What are the iron beams of Israel?

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FOR OTHERWISE Ten incoming rockets, Israel’s mobile defense battery system, the Iron Dome, usually shoots down nine. Israel claims it has maintained that ratio even as Hamas has fired larger salvos from Gaza following the Islamist group’s October 7 attack on Israel. However, Iron Dome has limitations. In particular, it is expensive to replenish transitional stocks, even with the help of American manufacturing. Reported costs for one interceptor, called Tamir, range from $40,000 to more than double that. So Israel plans to deploy laser air defenses. It was the first country to establish such a system. How does Iron Beam, as the system has been called, actually work?

Israel’s defense ministry decided to phase out Iron Beam last year after it destroyed rockets, mortars, drones and anti-tank rounds in tests. As Naftali Bennett, who was prime minister at the time, said, Israel would build a “laser wall”. The works were expected to start in 2025. Now, with a war going on, the timeline is being crushed. The big selling point, says Uzi Rubin, former head of Israel’s Missile Defense Agency at the defense ministry, is the Iron Beam’s unlimited magazine. Laser sights are “made to run”, he notes, each with a few dollars’ worth of diesel in an electric generator.

Iron Beam is a technological marvel. The moving laser guns use a complex arrangement of mirrors to redirect photons from light-emitting diodes into a single beam. To prevent the mirrors from melting, they were designed with special reflection and cooling systems. After 10km of travel, the Iron Beam laser is said to have a base diameter and is very accurate, despite the distorting effects of wind and air temperature.

But as intimidating as Iron Beam’s 100-kilowatt (kW) lasers are, Dr. Rubin warns that widespread expectations of “Star Wars performance” are unrealistic. Experts believe that the range of the Iron Beam, at best, will be a little more than a third of the Tamir missiles, which can hit targets even 70km away. Israel’s state-owned developer Rafael has spoken of an area of ​​”several thousand”. One limitation is that the weather can affect the system – moisture and particles, such as smoke, absorb laser energy.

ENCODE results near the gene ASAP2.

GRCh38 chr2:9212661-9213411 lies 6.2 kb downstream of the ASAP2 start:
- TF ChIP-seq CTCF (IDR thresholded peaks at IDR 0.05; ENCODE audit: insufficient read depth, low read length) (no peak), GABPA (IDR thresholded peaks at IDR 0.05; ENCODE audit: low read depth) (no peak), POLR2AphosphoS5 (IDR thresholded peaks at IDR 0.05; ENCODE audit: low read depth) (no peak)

Another disadvantage is “dwell time”. It takes several seconds of engagement for the Iron Beam laser to pump enough energy into a spinning rocket to disintegrate or explode. An Iron Beam gun will therefore not be able to sustain a heavy interception, so the system will be used in conjunction with an Iron Dome, which fires interceptor volleys quickly. Iron Beam also pulls target data from Iron Dome’s network of radars and high-speed computers. And the new system’s lasers might be better suited to fighting slower attack drones, which don’t spin and rely on delicate rotors, wing flaps and guidance systems, so the shoot down with shorter laser bursts.

One concern is that Hamas and other militant groups may be able to coat rockets in heat-resistant material. And the installation cost of Iron Beam batteries is huge (although not disclosed). Yaakov Amidror, a retired major general and former head of Israel’s National Security Council, says it remains to be seen whether Iron Beam fires enough rockets to justify the investment.

Other laser air defenses are planned. Lockheed Martin, in December 2022, signed an agreement with Rafael to jointly develop a version of Iron Beam for the American forces and, possibly, their allies. The US The Air Force Research Lab’s “directed energy” team in Albuquerque, New Mexico, is developing 300kW class lasers to defeat what wargaming suggests could be “terrible salvoes” of missiles , according to Nicholas Morley, senior scientist at the lab.

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